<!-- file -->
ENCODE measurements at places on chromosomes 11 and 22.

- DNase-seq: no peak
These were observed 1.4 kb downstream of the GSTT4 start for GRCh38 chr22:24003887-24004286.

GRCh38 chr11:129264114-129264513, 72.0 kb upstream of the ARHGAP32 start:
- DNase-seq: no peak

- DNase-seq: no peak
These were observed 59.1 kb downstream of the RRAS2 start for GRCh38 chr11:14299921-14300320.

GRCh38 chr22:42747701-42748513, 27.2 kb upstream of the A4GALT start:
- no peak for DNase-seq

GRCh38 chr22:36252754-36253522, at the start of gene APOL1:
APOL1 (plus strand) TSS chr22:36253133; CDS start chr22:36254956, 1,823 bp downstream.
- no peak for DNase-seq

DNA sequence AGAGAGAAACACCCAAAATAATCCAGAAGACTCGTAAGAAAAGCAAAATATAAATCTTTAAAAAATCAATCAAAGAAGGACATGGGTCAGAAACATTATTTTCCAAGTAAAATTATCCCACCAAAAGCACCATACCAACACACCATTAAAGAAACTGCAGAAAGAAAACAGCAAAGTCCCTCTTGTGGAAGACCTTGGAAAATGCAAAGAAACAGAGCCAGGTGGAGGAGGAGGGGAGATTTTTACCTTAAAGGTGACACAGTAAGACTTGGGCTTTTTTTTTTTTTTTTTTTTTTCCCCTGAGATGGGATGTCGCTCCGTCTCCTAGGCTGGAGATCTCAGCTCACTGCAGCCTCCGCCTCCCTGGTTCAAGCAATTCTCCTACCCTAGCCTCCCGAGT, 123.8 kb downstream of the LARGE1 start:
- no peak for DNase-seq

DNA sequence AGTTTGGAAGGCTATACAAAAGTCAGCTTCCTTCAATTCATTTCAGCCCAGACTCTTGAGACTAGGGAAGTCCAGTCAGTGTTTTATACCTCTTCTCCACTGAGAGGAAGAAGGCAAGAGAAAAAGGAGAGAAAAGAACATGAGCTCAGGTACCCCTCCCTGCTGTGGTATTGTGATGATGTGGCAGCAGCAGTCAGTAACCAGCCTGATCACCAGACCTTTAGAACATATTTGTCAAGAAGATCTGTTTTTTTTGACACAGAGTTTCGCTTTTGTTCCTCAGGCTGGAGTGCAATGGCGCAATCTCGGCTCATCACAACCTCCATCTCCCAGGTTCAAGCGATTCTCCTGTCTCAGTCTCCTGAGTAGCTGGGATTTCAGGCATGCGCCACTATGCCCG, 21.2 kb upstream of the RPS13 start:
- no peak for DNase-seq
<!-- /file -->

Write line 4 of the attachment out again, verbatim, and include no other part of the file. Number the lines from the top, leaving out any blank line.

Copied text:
GRCh38 chr11:129264114-129264513, 72.0 kb upstream of the ARHGAP32 start: